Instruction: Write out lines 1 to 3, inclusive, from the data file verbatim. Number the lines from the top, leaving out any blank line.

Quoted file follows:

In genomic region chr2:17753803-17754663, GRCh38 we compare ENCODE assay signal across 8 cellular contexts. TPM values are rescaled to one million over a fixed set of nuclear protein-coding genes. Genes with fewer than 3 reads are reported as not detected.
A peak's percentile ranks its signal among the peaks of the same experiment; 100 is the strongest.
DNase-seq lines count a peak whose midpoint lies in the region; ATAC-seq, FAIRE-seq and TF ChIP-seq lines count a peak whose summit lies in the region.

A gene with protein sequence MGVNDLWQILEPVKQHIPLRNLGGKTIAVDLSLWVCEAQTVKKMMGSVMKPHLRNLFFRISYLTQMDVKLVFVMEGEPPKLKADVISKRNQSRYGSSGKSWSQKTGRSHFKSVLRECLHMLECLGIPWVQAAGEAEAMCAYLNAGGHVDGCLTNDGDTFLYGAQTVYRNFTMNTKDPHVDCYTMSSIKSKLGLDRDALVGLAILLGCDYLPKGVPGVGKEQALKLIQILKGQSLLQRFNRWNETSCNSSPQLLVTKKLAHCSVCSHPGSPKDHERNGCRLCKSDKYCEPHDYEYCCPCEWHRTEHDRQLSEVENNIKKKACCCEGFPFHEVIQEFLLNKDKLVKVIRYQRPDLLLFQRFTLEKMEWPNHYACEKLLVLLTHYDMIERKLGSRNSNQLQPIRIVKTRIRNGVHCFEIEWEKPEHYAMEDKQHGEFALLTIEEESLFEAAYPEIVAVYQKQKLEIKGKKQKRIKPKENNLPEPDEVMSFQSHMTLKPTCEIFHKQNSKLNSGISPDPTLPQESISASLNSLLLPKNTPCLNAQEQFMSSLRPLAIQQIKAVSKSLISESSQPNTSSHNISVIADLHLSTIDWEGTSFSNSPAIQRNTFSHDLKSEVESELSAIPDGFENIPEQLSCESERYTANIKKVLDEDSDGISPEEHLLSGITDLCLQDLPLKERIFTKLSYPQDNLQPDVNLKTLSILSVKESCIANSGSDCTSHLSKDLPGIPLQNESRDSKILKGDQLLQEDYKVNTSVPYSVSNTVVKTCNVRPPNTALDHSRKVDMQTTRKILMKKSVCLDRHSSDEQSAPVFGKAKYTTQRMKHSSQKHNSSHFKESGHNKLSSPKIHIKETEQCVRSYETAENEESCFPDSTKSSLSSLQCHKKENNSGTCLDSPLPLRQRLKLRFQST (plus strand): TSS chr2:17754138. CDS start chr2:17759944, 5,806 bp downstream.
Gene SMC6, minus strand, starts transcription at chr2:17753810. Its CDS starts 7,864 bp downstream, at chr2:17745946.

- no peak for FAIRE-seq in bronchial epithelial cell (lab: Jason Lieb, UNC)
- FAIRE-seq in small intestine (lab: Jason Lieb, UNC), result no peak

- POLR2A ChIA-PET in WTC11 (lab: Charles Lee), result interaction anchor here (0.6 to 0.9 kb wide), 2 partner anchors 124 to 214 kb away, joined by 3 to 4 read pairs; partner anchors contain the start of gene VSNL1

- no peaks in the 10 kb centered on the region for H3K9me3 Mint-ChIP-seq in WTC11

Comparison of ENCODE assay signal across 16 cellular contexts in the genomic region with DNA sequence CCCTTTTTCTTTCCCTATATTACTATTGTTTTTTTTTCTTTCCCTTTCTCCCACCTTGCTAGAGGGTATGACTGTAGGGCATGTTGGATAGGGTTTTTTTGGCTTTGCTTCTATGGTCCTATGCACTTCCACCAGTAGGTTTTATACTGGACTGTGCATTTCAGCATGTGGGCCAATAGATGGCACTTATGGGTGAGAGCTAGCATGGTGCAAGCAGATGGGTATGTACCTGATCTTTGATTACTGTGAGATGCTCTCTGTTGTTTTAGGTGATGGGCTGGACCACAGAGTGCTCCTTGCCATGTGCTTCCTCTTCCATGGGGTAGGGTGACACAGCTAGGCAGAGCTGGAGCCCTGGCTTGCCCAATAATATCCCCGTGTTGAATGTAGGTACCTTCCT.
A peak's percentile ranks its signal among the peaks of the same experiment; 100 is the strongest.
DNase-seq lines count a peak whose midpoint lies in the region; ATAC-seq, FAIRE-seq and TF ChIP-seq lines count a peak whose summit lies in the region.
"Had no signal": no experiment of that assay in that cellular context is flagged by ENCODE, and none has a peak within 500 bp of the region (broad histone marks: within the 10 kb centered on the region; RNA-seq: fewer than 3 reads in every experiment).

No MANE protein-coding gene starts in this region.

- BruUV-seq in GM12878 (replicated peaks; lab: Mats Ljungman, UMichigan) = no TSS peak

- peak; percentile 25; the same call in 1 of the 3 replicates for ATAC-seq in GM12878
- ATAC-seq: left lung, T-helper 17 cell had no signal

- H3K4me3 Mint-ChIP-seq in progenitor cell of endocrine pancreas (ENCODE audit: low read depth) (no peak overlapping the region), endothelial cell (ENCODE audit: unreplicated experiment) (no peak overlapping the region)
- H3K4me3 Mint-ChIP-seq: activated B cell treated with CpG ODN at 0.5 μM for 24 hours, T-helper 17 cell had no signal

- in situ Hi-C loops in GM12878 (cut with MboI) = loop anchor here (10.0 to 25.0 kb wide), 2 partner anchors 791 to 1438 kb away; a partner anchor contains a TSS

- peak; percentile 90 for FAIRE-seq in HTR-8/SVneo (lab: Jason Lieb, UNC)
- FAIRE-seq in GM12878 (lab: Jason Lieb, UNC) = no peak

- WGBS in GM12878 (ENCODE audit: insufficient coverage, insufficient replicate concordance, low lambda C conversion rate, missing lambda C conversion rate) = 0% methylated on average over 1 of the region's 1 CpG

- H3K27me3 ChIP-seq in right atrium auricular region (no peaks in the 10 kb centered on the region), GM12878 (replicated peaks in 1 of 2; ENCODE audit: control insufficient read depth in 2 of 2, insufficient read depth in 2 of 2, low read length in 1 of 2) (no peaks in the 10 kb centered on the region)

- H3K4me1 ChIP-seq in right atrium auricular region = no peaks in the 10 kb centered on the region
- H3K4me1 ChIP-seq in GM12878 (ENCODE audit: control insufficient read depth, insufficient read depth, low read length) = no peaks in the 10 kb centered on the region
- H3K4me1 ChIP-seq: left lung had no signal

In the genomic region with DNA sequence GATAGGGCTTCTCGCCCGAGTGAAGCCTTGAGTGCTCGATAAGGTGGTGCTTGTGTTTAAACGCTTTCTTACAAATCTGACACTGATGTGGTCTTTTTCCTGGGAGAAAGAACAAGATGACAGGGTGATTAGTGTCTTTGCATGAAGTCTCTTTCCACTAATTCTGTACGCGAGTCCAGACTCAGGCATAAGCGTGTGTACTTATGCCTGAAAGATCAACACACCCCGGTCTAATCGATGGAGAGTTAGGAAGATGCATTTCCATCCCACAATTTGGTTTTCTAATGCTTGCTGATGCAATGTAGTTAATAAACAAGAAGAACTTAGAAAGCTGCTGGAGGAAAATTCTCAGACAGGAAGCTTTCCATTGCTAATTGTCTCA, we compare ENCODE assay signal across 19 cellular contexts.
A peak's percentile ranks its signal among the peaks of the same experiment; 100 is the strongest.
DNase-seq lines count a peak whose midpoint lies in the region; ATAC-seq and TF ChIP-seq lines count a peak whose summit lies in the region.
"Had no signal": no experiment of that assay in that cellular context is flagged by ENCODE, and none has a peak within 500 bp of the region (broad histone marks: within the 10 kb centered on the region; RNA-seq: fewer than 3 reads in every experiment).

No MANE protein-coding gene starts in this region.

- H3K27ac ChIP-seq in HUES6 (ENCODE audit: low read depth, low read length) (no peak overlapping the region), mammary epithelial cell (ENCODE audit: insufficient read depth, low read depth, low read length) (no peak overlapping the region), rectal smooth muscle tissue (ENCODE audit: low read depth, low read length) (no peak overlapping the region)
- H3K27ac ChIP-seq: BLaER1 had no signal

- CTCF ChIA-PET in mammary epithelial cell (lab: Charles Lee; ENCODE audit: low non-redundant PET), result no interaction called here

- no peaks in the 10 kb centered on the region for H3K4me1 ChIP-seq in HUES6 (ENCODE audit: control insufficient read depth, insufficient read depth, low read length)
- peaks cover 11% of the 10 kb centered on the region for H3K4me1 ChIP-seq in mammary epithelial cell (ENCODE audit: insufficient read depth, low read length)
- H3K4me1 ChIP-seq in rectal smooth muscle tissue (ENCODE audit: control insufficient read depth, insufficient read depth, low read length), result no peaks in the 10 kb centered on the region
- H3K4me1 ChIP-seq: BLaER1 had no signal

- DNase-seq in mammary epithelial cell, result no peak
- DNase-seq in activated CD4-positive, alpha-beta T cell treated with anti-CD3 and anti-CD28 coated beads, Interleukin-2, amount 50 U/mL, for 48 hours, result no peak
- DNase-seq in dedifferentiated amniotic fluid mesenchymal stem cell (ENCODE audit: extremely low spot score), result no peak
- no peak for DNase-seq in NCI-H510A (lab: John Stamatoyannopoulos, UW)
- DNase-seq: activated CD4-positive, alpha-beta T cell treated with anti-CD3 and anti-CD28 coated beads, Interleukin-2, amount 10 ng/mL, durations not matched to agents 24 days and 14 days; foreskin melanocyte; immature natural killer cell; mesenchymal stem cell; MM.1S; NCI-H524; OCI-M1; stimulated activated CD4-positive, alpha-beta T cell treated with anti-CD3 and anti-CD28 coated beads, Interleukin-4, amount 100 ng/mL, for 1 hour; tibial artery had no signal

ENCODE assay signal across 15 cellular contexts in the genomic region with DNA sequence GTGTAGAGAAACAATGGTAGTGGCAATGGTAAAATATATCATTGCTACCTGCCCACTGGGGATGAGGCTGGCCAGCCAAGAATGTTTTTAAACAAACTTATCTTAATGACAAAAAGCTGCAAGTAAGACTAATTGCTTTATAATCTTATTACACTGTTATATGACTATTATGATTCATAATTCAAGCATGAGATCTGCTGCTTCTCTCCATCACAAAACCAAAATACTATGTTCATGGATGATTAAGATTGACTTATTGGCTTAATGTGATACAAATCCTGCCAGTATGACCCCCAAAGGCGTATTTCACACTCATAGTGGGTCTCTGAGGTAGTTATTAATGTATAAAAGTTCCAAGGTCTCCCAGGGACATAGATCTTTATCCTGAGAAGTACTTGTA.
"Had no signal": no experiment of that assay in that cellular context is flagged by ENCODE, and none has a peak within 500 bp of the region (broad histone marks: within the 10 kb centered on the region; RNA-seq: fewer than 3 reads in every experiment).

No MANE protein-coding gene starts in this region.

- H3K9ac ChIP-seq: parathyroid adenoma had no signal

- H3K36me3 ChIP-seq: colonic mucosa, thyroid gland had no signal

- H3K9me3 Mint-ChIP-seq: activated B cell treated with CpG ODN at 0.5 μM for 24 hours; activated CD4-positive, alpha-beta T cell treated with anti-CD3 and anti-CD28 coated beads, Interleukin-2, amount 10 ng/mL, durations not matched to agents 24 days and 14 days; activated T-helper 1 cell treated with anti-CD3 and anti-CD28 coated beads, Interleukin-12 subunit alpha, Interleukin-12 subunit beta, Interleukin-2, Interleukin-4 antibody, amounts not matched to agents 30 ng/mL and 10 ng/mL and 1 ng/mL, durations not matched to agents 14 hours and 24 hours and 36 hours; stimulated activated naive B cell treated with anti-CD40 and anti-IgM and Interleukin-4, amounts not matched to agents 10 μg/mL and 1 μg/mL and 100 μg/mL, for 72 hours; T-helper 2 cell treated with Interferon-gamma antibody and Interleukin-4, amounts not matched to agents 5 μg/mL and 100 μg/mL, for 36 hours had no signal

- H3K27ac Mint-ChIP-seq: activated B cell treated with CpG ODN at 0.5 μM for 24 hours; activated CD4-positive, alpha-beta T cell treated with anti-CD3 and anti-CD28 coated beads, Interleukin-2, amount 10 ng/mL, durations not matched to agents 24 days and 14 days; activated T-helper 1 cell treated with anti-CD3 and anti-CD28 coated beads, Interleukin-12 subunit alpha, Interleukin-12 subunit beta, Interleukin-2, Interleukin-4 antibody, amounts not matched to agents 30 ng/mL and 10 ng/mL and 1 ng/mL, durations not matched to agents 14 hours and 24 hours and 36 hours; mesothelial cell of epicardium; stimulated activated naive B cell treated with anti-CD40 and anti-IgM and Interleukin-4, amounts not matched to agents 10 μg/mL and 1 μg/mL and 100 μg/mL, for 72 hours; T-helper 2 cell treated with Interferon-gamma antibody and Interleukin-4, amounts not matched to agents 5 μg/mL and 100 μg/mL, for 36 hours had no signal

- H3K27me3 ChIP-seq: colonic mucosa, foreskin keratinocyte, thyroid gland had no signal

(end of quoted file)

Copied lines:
In genomic region chr2:17753803-17754663, GRCh38 we compare ENCODE assay signal across 8 cellular contexts. TPM values are rescaled to one million over a fixed set of nuclear protein-coding genes. Genes with fewer than 3 reads are reported as not detected.
A peak's percentile ranks its signal among the peaks of the same experiment; 100 is the strongest.
DNase-seq lines count a peak whose midpoint lies in the region; ATAC-seq, FAIRE-seq and TF ChIP-seq lines count a peak whose summit lies in the region.